2. To help I have listed the typical expenditures of a $100,000 a year lifestyle, a $250,000 a year lifestyle, and a $550,000 a year lifestyle. These should provide some reference points to calculate your own future living expenses.

3. Use the spreadsheet to calculate Your Number and Your Date.

That’s it!

… and, I’m betting that it won’t even resemble your expected final salary – in fact, I’m betting that the number is so damn big’n’scary that you won’t even get there just on any typical salary – even with your 401k maxed 😉

To each their own …

You’ve heard about the so-called Debt Free Revolution?

Suze Orman and Dave Ramsey are the most famous proponents of the pay-down-all-debt approach to personal finance.

But, just because something is called a ‘revolution’ doesn’t necessarily make it right!

… I’m sure that plenty of good French aristocrats also lost their heads during the French Revolution!

But, Money Monk was just voicing the view that’s it’s OK for debt-averse people, or those who know nothing about investing, to pay off their mortgages early when he said:

To each their own. In my parents case it was wise for them to pay off their mortgage because they have no knowledge of stocks and investments.

In my case it maybe be wise not to pay off my mortgage. Some people just like the simple no risk life. Younger people tend to take more risk because time is on their side.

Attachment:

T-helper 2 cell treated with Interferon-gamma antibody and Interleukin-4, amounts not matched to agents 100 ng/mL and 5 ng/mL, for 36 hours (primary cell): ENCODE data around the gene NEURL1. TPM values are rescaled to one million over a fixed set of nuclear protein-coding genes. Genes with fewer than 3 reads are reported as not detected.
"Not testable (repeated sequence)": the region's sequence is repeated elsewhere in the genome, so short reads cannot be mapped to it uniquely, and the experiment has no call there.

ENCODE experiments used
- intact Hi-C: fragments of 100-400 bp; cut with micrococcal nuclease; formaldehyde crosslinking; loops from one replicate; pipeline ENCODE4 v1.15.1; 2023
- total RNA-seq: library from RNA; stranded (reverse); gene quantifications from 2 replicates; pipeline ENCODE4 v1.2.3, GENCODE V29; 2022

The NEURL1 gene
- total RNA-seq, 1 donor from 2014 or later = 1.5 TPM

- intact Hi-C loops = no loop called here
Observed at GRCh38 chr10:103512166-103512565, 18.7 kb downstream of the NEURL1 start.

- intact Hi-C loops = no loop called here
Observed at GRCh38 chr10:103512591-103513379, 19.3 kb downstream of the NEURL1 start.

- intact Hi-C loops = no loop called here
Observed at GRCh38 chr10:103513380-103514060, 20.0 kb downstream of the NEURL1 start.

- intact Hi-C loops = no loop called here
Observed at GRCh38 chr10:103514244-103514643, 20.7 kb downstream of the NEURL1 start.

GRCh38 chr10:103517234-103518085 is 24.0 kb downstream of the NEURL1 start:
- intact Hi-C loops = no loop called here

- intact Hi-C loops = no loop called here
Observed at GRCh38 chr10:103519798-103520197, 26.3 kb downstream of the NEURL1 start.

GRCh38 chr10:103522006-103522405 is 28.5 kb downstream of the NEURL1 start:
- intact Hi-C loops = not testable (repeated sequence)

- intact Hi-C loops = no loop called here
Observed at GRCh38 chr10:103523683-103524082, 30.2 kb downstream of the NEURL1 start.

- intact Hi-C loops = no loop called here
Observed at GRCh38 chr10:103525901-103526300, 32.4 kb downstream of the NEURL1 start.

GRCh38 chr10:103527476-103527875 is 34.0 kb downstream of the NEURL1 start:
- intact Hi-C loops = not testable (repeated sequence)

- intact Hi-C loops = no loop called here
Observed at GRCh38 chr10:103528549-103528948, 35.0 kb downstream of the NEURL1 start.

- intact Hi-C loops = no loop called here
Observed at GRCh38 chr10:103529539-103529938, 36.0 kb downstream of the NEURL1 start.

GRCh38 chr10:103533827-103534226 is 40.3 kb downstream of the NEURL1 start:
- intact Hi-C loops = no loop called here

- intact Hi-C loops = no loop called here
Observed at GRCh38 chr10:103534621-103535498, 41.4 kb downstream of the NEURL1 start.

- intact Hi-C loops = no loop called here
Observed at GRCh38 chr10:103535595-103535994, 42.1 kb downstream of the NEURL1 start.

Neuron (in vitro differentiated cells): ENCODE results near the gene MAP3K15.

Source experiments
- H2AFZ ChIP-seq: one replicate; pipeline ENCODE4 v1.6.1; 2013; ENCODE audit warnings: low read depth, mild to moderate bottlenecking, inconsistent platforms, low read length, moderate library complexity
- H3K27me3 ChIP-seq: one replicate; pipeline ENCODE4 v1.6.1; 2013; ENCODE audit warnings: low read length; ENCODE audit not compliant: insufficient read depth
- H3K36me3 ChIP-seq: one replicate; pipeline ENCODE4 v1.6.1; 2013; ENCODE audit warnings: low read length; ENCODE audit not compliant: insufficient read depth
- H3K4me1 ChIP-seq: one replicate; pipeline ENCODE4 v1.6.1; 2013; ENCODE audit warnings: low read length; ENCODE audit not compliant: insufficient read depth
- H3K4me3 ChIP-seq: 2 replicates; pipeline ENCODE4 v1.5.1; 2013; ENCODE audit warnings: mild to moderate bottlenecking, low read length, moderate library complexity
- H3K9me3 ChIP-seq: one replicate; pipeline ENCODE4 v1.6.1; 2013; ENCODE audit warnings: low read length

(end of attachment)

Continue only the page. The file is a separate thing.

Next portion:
Unless more people are educated about the market, many will go the debt free route because it take no risk

Firstly, if your parents were born in the US, MoneyMonk, they didn’t want a mortgage because they (or their parents) saw how the banks pulled mortgages to try and fund the run against their cash deposits during the Great Depression.

Their view was simple: “if I don’t have a mortgage, then the Bank can’t take my house away”.

But, this can’t happen any more. The bank can’t take your house away if you continue to make payments on time …

Secondly, having no knowledge of “stocks and investments” is no excuse: you can get that knowledge … even if it was a valid ‘excuse’ for your parents, it certainly isn’t the case today. Blogs such as your and mine are just one example about the sources of information out there today …

But, I agree: if time is running out, and you have less than 10 years left to retirement, then it’s probably too late – and too risky – to change course. The volatility of just about any investment over a time frame of a decade or less makes them simply too risky to bet your financial future on.